The point is that the choice should not be cast as between right and left, but between two conceptions of a prosecutor’s role. Under an antiquated approach, the prosecutor’s only mission is to send as many people to prison for as long as possible, despite burgeoning research showing that in many instances, opting for formal prosecution and jail over diversion for those arrested for the most minor crimes increases recidivism. Yet reality has always been more complex than the sign in some stores declaring “Shoplifters Will Be Prosecuted to the Full Extent of the Law.” Indeed, Americans of all ideologies can appreciate the difference between a random kid who steals a candy bar and organized shoplifting like the “smash and grab” robberies that bedeviled San Francisco and surrounding areas late last year.
The alternative model, in which the prosecutor is a “minister of justice,” involves not only reaching a just resolution in the case at hand, but also weighing the aggregate impact of how each case is processed on metrics such as reducing recidivism, controlling costs, and ensuring proportionality in case resolutions regardless of the victim or defendant’s background.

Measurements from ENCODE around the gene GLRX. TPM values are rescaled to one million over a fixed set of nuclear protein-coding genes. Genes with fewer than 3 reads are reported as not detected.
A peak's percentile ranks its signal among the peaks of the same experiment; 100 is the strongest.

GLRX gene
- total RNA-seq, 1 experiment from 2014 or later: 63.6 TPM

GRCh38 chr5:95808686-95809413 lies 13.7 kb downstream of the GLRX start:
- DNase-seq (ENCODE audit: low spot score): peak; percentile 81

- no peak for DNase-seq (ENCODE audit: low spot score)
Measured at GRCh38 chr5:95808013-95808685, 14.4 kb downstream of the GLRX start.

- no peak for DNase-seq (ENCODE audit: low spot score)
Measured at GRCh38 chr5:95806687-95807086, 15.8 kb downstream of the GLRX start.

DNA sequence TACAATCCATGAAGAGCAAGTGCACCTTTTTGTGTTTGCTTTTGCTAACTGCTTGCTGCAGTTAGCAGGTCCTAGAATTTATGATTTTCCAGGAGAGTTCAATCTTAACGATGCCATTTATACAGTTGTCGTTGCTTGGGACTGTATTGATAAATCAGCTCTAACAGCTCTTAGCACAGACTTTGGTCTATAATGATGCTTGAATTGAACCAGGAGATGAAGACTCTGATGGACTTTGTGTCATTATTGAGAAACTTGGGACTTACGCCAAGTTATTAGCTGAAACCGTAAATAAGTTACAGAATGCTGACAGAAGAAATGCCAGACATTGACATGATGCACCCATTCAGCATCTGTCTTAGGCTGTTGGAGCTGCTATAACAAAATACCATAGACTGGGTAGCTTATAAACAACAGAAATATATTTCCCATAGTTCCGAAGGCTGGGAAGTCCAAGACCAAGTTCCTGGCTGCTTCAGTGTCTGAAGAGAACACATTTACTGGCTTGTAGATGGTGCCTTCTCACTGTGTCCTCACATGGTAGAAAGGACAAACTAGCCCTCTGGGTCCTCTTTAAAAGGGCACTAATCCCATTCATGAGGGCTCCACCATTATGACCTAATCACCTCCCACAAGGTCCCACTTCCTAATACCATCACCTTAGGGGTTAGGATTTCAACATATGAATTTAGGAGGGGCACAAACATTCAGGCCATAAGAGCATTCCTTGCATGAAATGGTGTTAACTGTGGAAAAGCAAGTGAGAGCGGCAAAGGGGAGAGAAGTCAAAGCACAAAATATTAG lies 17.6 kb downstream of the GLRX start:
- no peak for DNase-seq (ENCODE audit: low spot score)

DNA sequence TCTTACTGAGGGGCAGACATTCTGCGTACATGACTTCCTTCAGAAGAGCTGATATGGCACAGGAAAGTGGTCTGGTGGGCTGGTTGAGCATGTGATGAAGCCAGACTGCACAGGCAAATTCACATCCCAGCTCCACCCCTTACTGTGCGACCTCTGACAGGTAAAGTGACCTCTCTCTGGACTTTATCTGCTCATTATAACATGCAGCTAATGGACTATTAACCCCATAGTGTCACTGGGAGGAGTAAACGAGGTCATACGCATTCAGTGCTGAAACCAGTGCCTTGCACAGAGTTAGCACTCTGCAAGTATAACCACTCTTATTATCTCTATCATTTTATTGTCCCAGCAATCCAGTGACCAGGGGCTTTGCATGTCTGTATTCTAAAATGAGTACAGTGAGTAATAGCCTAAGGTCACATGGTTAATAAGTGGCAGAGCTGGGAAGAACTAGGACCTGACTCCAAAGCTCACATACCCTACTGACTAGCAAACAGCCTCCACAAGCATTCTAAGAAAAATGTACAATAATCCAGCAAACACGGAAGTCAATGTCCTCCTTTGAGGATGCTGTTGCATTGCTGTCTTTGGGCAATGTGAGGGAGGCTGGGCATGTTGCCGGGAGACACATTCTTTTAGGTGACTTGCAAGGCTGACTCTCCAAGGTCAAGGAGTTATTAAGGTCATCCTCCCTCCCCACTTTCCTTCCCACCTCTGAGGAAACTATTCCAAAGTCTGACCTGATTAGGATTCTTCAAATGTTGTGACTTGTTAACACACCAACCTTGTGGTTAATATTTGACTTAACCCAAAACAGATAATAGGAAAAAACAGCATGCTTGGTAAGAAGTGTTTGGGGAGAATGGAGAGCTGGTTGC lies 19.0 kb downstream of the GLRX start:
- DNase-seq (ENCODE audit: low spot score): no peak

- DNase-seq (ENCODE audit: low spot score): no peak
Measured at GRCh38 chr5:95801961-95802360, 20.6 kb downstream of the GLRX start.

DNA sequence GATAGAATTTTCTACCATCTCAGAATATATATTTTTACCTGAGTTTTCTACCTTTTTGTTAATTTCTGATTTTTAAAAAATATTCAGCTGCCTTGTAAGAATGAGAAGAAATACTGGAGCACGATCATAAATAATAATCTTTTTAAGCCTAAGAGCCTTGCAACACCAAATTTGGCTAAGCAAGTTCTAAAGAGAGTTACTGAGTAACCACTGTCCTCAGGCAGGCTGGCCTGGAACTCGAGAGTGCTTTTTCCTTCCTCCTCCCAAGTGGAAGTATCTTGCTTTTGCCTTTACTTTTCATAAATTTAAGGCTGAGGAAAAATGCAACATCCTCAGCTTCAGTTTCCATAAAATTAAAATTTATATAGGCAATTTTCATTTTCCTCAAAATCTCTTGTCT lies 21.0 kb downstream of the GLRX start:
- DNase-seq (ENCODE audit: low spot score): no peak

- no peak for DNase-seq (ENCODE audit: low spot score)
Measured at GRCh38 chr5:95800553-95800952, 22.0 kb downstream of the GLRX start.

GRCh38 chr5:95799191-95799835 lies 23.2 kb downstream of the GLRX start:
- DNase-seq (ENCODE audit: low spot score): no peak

Ultimately, voters’ decision to toss out Boudin is at least substantially attributable to local circumstances – and serves as an indication that some jurisdictions went too far in stopping the wheels of justice from turning during the pandemic. What it does not suggest is the existence of some powerful public demand that prosecutors dispense with anything other than a punitive impulse.
Sending the most dangerous and chronic lawbreakers to prison so that they cannot continue to threaten the public will always be part of a prosecutor’s job, but a broader toolbox and vision are needed to deliver individually tailored justice to maximize the use of public resources. If we pigeonhole the performance of the vital government function of prosecution as either progressive or conservative, it obscures the truth that enforcing the law and balancing safety and justice are moral and practical imperatives, rather than ideological crusades. The recall in San Francisco is over, but a holistic, data-driven approach to prosecution is too important to forget.